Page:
There is a difference between having a multi-channel marketing strategy and an omnichannel one - and the secret lies within the cohesion of your marketing approach.
Each month, we share a top article that CMOs are talking about. Trending this month is a commentary by Mayur Gupta, VP, Growth and Marketing, Spotify, on why multi-channel and omnichannel strategies aren't created equally.
Today’s consumers find themselves in a continuous spin cycle of media channels and outlets competing for their attention - simultaneously exposing them to a multitude of messages, media formats and calls to action. I won't elaborate on the common knowledge that, wherever your audience is, that’s where you should be, too. Rather, I'll ask a question of your marketing presence: Is your brand simply existing on each channel that your customers are on (possibly with different strategies and teams managing them)? Or, is your brand creating an experience that spans these same channels, moving the customer through a cohesive story, wherever they may be?
In my original article on this topic, I summed up the nuanced difference of multi-channel and omnichannel as such:
"Isn’t that the same thing? Not exactly. In fact, recognizing the difference between the two might seem arbitrary, but the distinction is incredibly useful in creating a meaningful brand impression.
Multi-channel simply means you are using different vehicles for your messaging – regardless of cohesiveness, strategy or, most importantly, the customers’ needs and behaviors. Omnichannel also encompasses multiple vehicles but requires a much larger commitment to a cohesive brand presence along each part of the customer journey in context to emotional and functional need."
Omnichannel presence provides a consolidated, strategic and readily identifiable brand message that is easy to get to know, interact with and trust - it's more than just being present, it’s creating an immersive brand experience.
Contextual relevancy comes with being customer-obsessed. Reaching the right person at the right time, has much less to do with individual platforms and much more to do with understanding the people behind those analytics reports. Applying your data to address the needs, wants and desires of your customers will help you understand what behaviors need to be changed. Then, you can move your team away from providing the same message on different channels toward leveraging a seamless content strategy with complementary, co-existing pieces that tell one story and inspire that change.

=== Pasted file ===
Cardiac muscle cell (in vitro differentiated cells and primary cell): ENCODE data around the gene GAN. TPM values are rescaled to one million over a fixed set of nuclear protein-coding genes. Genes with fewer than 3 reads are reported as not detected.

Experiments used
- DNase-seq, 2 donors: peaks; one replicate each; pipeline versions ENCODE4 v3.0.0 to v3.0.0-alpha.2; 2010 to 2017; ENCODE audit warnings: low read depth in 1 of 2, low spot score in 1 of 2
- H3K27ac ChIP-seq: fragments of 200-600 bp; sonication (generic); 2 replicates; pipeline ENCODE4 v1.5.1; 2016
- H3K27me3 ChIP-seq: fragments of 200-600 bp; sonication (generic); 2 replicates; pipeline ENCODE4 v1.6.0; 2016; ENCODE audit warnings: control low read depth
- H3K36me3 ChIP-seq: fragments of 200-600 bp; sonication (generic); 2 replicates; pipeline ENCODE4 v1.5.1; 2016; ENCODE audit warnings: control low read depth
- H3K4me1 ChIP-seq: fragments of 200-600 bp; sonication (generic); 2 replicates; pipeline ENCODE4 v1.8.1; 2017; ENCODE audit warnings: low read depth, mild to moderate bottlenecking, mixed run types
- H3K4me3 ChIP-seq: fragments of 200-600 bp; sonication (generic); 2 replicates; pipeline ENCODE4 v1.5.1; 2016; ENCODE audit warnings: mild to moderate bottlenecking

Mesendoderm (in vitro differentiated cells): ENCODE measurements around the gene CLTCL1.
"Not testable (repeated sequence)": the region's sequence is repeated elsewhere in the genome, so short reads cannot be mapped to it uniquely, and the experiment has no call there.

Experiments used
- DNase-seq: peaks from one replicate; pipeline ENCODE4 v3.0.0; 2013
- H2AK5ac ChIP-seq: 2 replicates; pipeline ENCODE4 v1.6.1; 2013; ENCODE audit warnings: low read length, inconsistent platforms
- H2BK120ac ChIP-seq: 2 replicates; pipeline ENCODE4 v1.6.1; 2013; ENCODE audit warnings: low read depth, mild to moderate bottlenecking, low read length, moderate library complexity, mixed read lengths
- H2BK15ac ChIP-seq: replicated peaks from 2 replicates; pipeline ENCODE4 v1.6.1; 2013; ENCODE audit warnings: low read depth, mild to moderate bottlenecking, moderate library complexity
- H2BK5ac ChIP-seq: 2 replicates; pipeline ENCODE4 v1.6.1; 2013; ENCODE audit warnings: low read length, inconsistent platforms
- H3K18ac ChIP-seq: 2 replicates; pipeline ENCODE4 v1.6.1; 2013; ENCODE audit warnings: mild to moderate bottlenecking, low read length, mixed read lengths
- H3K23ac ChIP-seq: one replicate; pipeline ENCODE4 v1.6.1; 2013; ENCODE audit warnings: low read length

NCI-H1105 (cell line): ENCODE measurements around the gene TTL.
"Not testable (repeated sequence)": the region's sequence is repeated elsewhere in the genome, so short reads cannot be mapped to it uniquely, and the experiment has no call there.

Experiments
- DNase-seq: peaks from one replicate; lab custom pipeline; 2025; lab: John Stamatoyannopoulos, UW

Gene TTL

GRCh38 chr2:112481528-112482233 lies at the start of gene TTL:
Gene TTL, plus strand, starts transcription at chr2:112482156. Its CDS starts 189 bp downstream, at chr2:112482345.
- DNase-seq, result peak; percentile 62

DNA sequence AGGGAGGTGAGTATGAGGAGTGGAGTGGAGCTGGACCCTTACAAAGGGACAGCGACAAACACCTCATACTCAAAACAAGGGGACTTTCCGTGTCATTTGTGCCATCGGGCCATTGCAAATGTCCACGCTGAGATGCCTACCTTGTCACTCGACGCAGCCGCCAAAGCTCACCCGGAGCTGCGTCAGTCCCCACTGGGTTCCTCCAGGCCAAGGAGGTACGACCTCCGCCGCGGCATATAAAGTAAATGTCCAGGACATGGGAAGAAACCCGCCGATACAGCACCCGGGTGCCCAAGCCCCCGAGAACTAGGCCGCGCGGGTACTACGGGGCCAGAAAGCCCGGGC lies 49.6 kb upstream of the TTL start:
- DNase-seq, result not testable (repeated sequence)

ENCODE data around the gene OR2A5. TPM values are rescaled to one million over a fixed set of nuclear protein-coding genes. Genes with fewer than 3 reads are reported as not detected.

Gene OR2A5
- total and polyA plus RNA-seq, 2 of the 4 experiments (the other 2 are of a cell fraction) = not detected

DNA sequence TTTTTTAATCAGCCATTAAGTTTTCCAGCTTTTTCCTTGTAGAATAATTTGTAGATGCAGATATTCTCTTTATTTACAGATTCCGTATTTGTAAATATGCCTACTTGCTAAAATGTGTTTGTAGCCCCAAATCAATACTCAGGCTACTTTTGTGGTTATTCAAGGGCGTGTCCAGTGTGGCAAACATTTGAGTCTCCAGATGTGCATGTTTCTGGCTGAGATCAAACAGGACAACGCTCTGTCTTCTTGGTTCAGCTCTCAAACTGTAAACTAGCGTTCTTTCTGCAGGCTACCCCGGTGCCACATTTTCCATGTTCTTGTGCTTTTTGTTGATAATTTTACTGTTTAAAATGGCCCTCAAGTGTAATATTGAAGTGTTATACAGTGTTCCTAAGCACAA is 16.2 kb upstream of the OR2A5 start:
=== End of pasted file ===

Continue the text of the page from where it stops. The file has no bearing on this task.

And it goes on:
Universal Consumer Profiles give a holistic view of customer behavior. Consumers don't silo their online activity, so it wouldn't make sense to collect data in this way, either. Put in place internal and external systems that effectively share data, between all paid, owned and earned channels. Get rid of all data collection methods that don't fit into this unified customer view.
Having a unified experience means having a unified team. While it's common for many multi-channel brands to employ experts to tackle each channel, effective omnipresence requires a much more unified approach at every level. Adopting a team dynamic that allows you to represent your company and product as a singular, interconnected entity should be at the forefront of your mind.
It’s a big difference.
And you can be sure that a consistent customer experience that merges contextually with their lives and needs is a sure-fire way to earn people’s trust and keep it. Today's consumers are everywhere all at once - they’re Googling, snapping, listening to music, sharing peer reviews and even directly talking to our brands on social media. A marketing strategy dedicated to achieving, relevant omnichannel presence is the best way to produce a completely composed view of your company and its value.
This week, Future CMO Club member Patrick Judge shares with us who inspires him in the marketing industry and what top characteristics he believes tomorrow's CMOs must have to thrive.
"Ideas can come from unexpected places or random, totally unrelated discussions. Being open to change makes one a stronger marketer because change is all around us."